The Court agreed to issue an order vacating and setting aside CMS’ conditional payment demands in the three underlying claims. It rejected CMS’s argument that the issue was moot, specifically pointing out that CMS may issue new demands based on the same underlying charges.

CIGA was also granted a limited judicial declaration that CMS’s interpretation of the MSP in regards to conditional payment reimbursement is unlawful.  It stated the following: “One ‘item or service’, as used in the Medicare Secondary Payer statute, 42 U.S.C. Section 1395 y(b)(2)(B)(ii), does not as a matter of law, equate to any medical items, devices, supplies, or services that appear under in a single line-item charge on a payment summary form issued by CMS. Rather a statutory ‘item or service’ simply refers to one indivisible medical item, device, medical supply or service, regardless of how it is billed.” It further stated: “Whether a particular line-item charge on a payment summary form contains more than one indivisible medical item, device, medical supply or service is a factual question that must be resolved on a case-by-case basis.” When a single line-item charge on a payment summary form contains multiple diagnosis codes, the presence of one code covered by the insurance policy administered by CIGA, “does not ipso facto make CIGA responsible for reimbursing the full amount of the charge.”  (p. 5) The Court however declined to prohibit CMS from continuing its practice, citing an incomplete record on summary judgment along with a mention of the possible role that HCPCS/CPT codes may play in the various line-item charges.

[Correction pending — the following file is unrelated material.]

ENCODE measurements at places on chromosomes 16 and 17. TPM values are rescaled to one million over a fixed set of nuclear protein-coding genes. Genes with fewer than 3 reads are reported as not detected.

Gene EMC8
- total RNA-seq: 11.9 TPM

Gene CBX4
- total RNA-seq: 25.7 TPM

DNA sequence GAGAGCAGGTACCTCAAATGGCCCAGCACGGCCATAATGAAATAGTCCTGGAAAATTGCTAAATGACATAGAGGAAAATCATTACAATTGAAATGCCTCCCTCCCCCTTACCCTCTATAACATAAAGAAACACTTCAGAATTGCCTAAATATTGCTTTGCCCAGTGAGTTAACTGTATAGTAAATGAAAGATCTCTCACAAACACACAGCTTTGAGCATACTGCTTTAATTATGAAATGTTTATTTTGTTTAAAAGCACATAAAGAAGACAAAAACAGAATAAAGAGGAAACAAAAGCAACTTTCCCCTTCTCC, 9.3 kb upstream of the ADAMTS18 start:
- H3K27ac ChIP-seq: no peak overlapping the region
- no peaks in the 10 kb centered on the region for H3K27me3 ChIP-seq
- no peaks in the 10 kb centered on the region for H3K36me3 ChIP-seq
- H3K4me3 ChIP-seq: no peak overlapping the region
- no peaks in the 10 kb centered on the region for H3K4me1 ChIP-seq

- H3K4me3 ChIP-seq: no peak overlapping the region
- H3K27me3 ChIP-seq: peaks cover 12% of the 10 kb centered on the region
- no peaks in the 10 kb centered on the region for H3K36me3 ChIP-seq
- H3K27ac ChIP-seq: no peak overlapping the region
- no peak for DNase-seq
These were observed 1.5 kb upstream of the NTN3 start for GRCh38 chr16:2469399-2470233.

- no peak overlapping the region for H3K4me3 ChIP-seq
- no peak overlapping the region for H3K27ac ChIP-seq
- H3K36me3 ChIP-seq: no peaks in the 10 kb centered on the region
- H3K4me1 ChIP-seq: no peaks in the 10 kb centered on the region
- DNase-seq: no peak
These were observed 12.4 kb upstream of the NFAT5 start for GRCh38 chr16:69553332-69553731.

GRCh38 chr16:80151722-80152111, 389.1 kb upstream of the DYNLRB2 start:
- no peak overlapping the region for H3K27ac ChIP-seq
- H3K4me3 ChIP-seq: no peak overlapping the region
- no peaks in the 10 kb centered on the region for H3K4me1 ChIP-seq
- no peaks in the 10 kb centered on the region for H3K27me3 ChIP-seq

The Court further denied CIGAs request for permanent injunctive relief, finding that the evidence before it did not meet the four-factor test for it.  The matter was set for bench trial in September of 2017.

Conclusion

Billing and recovery systems that are based on data involving diagnosis codes and HCPCS/CPT codes are only as good as the underlying data. As we can see from the Government’s civil fraud action above, this type of data, is subject to manipulation by Medicare Advantage Organizations. Similarly, physicians involved in the treatment of Medicare patients may also engage in fraud by submitting bills for upcoded treatment. CMS’s practice of seeking conditional payment recovery for treatment for conditions that are unrelated to the underlying workers’ compensation claim is also inappropriate. CMS’s failure to recognize this and to continue to pursue such recovery is a bit akin to the “pot calling the kettle black.”

The judicial declaration issued in the above CIGA case provides parties with another tool to challenge CMS’s improper conditional payment recovery attempts.   As noted in our prior blog, these arguments may also apply to “future conditional payment” projections included in a CMS reviewed Medicare Set-Aside, e.g., payment for a physician’s visit that treats an accepted condition and a denied condition is not an acceptance of both conditions.

We continue to recommend that parties carefully examine the charges listed in CMS’s Statement of Reimbursement.  Since many workers’ compensation laws require parties to secure itemized bills from providers, these bills and supporting medical records should also be used to dispute over-inclusive conditional payment recovery claims. The direct right of appeal process is also available and should be used.

We will keep you advised of further developments.